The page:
A new report on college transfer released by the Community College Research Center (CCRC) at Teachers College at Columbia University, the Aspen Institute College Excellence Program, and the National Student Clearinghouse Research Center shows that Texas’s community colleges and four-year institutions are above the national average (14 percent) in helping community college students transfer to and graduate from four-year schools.
Here is the full CCRC report, by Davis Jenkins and John Fink.
“Research indicates that the vast majority of students who enter higher education through community colleges intend to earn a bachelor’s degree or higher, but only 14 out of every 100 in the nation succeed,” said Dr. Jenkins, Senior Research Associate at CCRC. "These findings show us that while Texas has relatively strong bachelors degree outcomes among community college students compared to other states, more can be done to address the disparity in outcomes between lower- and higher-income students," according to the press release.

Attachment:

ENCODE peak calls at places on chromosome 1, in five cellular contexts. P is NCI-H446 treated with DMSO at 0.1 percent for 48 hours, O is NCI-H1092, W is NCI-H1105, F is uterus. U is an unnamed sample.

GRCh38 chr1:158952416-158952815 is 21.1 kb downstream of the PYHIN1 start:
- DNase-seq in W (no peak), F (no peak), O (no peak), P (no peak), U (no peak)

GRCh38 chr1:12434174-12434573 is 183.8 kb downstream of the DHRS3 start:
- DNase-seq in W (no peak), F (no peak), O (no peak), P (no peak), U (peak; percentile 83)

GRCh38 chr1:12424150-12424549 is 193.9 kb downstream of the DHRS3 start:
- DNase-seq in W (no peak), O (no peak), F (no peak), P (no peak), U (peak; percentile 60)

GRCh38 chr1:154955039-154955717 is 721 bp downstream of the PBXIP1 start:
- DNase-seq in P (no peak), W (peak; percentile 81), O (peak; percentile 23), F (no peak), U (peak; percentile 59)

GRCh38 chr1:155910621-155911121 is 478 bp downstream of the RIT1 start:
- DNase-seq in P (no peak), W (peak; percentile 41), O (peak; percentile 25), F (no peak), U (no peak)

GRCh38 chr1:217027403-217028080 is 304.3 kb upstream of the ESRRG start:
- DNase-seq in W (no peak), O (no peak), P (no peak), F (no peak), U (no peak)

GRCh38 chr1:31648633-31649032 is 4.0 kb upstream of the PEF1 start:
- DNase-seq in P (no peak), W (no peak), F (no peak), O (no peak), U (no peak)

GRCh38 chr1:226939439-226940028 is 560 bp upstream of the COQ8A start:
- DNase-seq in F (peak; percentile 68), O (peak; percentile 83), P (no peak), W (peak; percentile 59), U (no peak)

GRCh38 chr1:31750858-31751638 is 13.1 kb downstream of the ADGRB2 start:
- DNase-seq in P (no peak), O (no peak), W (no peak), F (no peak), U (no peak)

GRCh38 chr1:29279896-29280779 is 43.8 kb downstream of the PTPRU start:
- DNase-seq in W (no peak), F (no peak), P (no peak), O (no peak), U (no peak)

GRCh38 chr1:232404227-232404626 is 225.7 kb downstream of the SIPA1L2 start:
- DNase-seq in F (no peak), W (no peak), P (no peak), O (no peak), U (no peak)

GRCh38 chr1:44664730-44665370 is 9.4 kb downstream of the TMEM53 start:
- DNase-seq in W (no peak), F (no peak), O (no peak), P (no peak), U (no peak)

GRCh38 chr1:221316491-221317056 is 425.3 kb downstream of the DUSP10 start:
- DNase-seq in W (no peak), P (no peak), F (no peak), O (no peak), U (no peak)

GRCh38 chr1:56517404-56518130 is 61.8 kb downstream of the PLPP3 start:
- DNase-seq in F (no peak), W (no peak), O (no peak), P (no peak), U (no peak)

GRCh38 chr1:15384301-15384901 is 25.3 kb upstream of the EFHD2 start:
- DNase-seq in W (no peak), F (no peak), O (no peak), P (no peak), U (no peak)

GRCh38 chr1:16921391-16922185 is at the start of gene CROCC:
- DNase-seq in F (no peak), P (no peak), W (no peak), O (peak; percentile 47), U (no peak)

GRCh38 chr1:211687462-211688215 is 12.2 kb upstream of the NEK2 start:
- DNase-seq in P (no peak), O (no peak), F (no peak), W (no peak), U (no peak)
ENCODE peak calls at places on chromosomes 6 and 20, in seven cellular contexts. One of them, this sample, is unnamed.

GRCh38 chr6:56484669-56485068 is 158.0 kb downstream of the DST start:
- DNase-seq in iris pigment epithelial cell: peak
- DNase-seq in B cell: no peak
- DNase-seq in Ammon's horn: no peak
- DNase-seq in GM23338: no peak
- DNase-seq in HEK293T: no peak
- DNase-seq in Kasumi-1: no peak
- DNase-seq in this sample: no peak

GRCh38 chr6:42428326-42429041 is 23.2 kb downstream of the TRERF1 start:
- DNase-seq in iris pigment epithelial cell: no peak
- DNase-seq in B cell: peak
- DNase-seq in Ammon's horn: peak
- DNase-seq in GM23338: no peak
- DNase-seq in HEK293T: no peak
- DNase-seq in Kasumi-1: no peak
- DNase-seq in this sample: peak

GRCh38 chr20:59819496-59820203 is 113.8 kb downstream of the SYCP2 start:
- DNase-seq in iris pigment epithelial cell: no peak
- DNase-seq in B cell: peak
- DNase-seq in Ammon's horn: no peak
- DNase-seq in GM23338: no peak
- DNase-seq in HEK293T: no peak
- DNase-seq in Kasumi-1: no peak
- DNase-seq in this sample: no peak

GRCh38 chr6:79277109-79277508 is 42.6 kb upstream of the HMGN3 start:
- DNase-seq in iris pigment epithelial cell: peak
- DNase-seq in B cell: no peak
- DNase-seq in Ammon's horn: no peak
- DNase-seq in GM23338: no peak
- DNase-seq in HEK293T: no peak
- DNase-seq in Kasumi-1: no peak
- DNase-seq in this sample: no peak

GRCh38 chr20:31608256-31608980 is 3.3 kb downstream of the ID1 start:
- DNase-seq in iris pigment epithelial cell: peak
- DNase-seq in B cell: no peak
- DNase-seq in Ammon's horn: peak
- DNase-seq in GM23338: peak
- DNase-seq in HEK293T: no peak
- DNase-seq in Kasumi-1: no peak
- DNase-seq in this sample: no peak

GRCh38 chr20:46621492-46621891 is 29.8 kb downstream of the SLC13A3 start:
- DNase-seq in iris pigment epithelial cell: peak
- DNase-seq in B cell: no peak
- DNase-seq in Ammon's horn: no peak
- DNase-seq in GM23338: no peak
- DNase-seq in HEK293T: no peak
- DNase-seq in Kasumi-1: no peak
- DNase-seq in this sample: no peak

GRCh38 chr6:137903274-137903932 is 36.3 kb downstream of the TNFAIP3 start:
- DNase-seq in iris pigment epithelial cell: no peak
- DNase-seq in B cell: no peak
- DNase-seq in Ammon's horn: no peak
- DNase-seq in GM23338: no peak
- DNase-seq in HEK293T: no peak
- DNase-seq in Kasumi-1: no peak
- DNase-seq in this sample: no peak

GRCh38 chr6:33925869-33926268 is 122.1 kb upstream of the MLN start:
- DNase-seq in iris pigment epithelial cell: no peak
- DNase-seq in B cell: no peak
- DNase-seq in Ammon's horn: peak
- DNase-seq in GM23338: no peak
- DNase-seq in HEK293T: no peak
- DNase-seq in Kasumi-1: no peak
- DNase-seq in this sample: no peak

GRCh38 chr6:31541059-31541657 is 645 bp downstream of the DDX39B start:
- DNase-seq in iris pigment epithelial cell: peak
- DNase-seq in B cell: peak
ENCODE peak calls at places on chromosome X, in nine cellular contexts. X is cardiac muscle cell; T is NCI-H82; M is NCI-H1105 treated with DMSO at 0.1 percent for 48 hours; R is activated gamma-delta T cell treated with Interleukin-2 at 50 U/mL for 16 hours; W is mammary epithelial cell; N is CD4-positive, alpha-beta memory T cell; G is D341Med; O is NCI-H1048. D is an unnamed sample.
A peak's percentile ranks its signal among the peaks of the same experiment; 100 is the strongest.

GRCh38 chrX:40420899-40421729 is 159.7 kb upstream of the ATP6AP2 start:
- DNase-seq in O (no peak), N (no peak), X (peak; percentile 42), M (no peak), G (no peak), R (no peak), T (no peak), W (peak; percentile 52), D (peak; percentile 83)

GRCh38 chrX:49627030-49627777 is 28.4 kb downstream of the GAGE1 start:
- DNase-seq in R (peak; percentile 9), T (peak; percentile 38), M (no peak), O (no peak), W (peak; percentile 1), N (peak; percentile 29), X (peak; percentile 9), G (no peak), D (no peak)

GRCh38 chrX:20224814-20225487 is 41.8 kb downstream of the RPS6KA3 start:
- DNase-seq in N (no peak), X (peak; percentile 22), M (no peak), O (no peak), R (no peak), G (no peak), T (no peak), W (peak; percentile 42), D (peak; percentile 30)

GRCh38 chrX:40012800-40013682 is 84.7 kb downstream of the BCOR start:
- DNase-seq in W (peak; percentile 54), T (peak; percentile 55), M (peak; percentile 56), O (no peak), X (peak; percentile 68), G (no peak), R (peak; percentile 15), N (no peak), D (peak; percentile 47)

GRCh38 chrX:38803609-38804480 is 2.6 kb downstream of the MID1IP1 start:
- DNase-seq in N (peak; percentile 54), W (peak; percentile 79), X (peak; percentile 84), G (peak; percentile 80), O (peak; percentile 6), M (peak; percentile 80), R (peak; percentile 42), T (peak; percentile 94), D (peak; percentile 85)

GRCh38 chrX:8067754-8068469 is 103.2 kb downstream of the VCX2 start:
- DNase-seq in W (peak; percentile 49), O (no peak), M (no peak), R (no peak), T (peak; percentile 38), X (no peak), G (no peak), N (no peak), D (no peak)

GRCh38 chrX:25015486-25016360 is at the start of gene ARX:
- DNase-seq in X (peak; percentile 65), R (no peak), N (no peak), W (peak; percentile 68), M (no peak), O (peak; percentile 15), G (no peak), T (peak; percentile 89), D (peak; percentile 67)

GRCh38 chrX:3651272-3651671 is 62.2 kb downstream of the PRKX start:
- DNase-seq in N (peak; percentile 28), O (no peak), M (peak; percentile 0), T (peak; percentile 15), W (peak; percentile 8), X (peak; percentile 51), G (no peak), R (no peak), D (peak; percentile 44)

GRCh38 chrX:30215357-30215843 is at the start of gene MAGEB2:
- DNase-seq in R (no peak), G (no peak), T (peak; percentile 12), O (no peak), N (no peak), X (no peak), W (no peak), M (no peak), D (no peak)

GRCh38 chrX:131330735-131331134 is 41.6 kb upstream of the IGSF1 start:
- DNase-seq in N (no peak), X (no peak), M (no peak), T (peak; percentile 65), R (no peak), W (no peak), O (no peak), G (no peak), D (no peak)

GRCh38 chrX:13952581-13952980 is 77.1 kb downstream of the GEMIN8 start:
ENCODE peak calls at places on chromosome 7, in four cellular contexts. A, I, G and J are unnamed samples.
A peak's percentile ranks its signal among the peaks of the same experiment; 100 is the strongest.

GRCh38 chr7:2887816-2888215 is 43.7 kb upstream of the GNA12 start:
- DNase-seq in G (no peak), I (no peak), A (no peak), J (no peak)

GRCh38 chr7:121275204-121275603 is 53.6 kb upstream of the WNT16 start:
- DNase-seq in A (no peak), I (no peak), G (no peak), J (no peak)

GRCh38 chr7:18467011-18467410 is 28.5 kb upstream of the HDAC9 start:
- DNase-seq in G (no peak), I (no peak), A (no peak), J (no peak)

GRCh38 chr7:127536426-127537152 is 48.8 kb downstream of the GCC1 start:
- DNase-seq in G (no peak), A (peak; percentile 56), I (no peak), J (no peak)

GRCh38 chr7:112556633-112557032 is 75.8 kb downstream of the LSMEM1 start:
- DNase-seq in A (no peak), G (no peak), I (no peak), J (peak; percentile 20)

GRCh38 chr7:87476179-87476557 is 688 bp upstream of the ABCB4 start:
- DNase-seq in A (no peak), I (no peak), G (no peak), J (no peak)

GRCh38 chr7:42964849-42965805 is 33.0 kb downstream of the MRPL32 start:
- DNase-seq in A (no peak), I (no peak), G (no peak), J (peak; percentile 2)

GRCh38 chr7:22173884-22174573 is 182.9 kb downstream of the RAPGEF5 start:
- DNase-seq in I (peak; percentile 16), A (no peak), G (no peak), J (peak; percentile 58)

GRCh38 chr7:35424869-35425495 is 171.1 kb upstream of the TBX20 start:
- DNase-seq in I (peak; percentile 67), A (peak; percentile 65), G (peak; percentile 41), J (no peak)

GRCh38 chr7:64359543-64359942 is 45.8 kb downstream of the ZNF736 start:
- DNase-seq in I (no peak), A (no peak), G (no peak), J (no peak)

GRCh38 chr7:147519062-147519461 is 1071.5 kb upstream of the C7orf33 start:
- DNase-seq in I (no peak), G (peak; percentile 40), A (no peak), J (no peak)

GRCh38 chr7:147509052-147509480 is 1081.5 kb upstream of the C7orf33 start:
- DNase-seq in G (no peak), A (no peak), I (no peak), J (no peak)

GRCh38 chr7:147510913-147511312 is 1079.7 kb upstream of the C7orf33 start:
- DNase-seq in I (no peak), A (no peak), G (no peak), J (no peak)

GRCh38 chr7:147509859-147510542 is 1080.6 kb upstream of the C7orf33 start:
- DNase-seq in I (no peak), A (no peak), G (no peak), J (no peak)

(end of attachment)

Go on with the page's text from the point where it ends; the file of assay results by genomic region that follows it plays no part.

Among Texas community college students who started in the fall of 2007, 15 percent transferred and went on to earn a bachelor’s degree within six years of initially enrolling. The new report, which ranks 43 states (seven states did not have enough available data to be included in the rankings), includes measurements on a number of factors that contribute to the success of both community colleges and four-year schools in increasing the rate that community college students earn bachelor’s degrees, the statement says.
Here is the breakdown on how Texas fared:
How Texas Measures Up Community College to
Four-Year College Transfer and Bachelor’s Degree Attainment